It’s been half a year since the Boomerang started the discussion. Now that a report has been written based on the contributions of the students that attended Let’s Talk, we have access to a somewhat representative and comprehensible account of how students experience mental health for the first time. With a clearer picture of the situation slowly emerging, students are beginning to share their ideas on what should happen next.

Not everyone proposes radical changes. “The college is already very involved in monitoring how we’re doing through the tutor system, personal contacts with teachers and support from ASC, UCSA and Mark Baldwin. There is not much more UCU can do to help us out,” says an anonymous third-year.

Second-year Lina Knol, who has suffered from several depressive episodes in the past, believes there are no easy solutions: “Asking students to be more proactive about their mental health is based on the wrong assumption that mental health problems are easily dealt with by the ones who suffer from them; you can’t be proactive about a sickness that tells you to not talk about anything and stay in bed.”

Others believe that the current situation leaves room for improvements. Proposed changes are talks given by older students and alumni in which they share their experiences, or more involved and supportive Introweek-parents. Ella van der Pol, second-year, suggests that a buddy system might lower the threshold for students who are looking for support. A former student who was forced to leave UCU due to mental health problems last year adds: “At that time I really felt like I was the only one who was going through this, so being able to talk to someone your own age would definitely help.”

And what about College Hall? Student Life Officer Mark Baldwin tells us that he is interested in the outcomes of Let’s Talk. “I think it’s potentially very productive when students organize discussions on important topics.” When asked if UCU should make any changes to the existing structure, Baldwin replies: “In the short term, this depends somewhat on the recommendations which come from the Let’s Talk conference. As an organization we are in almost constant review of how we function and what we do.”

 As far as the UCSA is concerned: after being asked about the long term goals that emerged from Let’s Talk, chair Sil Boedi Scholte promised the General Assembly that the board would do its best, where appropriate in collaboration with ASC. Although they have not come forward with concrete ideas yet, the UCSA is planning on discussing the report that emerges from Let’s Talk with College Hall and hopes to formulate a strategy from there.

For now it is still unclear whether any changes will be student-initiated or implemented by the management and what these might entail, but one thing is certain: by organizing and participating in Let’s Talk, the student body is showing that it is more than willing to take the lead and advance the discussion. As one participant said: “We are constantly shaping our own environment; campus is what we make of it. If we want to bring about a change in attitude or set up a support system, we have the potential to make that happen.” As long as we keep being critical, it seems as if change, in any form or shape, could be just around the corner. The Boomerang will keep you posted.


2 thoughts on “In the Wake of ‘Behind the Walls’

  1. I was a tutor/lecturer at UCU from 1998-2010 and am currently departmental tutor / lecturer at UCL Economics. I read the article in March with great interest. It started off with the sentence “No data is available on mental health among UCU students, making it difficult to claim how we compare to students elsewhere.”

    And I think exactly here is a really serious and underestimated problem. First of all there is no doubt that when you put 600+ students together in a college or a department that there are going to be students suffering from mental health issues. I would be surprised if at UCU you would have significantly less or more than the typical 10%-15% rates of students with mental health issues. In a place like UCU, or my current department, this means we are talking about typically around 75 to 100 students. (For comparison see the link of the Penn-State report I included below). From my own experience I would estimate that about half of these disclose this information to the academic staff (i.e. tutors etc).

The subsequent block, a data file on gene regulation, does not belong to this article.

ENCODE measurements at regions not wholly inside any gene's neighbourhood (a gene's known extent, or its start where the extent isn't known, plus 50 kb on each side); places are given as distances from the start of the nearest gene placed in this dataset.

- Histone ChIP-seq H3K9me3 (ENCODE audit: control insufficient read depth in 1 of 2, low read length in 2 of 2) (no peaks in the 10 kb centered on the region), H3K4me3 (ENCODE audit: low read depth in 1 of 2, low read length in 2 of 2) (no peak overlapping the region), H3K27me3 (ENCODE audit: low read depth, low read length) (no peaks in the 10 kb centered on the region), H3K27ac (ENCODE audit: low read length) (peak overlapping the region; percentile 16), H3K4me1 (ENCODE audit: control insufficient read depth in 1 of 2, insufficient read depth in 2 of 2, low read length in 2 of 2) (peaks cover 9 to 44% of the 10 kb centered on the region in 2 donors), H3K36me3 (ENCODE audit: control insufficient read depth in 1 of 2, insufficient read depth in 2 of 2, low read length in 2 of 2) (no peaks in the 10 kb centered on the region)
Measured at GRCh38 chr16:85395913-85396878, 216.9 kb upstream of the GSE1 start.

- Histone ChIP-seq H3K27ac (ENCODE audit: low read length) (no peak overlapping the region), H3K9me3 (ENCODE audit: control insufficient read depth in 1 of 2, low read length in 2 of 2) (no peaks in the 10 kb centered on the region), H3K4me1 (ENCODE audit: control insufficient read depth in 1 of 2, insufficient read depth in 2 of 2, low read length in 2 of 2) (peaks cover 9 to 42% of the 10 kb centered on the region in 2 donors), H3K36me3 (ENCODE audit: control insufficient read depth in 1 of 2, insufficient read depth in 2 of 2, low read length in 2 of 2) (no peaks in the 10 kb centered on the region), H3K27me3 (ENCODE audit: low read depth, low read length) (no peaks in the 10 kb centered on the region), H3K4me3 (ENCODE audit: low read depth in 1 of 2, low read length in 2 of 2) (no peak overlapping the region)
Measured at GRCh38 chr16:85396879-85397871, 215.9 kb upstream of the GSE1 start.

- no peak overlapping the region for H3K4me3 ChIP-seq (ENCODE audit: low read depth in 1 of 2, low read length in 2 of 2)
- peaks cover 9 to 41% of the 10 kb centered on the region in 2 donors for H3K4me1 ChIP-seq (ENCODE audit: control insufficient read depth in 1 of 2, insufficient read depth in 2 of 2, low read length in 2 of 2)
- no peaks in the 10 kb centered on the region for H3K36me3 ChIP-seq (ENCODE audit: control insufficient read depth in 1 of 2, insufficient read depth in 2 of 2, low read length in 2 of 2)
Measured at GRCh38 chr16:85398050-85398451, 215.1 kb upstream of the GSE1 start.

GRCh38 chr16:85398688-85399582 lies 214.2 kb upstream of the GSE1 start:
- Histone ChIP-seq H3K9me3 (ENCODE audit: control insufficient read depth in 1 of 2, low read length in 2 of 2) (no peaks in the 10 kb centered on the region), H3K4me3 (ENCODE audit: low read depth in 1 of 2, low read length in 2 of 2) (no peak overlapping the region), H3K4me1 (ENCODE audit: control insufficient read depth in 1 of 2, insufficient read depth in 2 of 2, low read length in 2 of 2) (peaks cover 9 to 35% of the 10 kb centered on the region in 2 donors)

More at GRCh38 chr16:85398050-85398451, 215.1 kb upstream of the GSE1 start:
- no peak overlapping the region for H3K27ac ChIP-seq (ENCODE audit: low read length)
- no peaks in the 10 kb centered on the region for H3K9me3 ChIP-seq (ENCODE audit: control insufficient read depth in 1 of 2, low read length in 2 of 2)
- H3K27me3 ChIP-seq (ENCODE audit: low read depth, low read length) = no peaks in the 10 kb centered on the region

I think the occurrence of mental health problems among students, especially in a residential setting, is something that needs to be taken very seriously. But I also believe that it is absolutely necessary, before reporting on it as a problem that is in some way specific to UCU or that may be correlated with some UCU specific characteristics, to establish whether the UCU student community differs significantly from the typical college student communities.

    As a result I was a little surprised that in this “In the wake of …” article I still do not read anything to this crucial question. Clarity is part & parcel of an “open” way of dealing with this issue, clarity also allows students, including those who suffer from mental health problems, to assess to which extent their environment contributes to these issues. Assumptions and anecdotes may lead to negative outcomes for all involved … and harm the ones that deserve the care.

  2. During my expulsion date with the dean last June he reaffirmed what I had asked him a year earlier, namely that people leaving UCU due to depression was very rare. It is a claim I find hard to believe in the light of these articles (with which I have no involvement) and seeing some other students struggle and eventually give up.

    “At that time I really felt like I was the only one who was going through this,” is exactly what the dean was implying, either he is deluded or he sees this as a public relations problem.

    In any case there are three things I would recommend:

    First, is getting an on campus psychologist, someone students can talk to directly and who understands the UCU environment. It would really speed up and simplify the process of getting help.

    Second, is to create a student run support network, something like ‘madness co’ to have monthly meetings in which to discuss issues, organise support groups, and assist in dealing with stress, isolation, and so forth.

    Third, is to make this discussion loud enough that affected students will know they are not alone, to fight the stigma and confusion over mental health, and force the dean and other rosy-eyed detractors out of their denial.

    I think you guys are making good progress, albeit too late for some of us.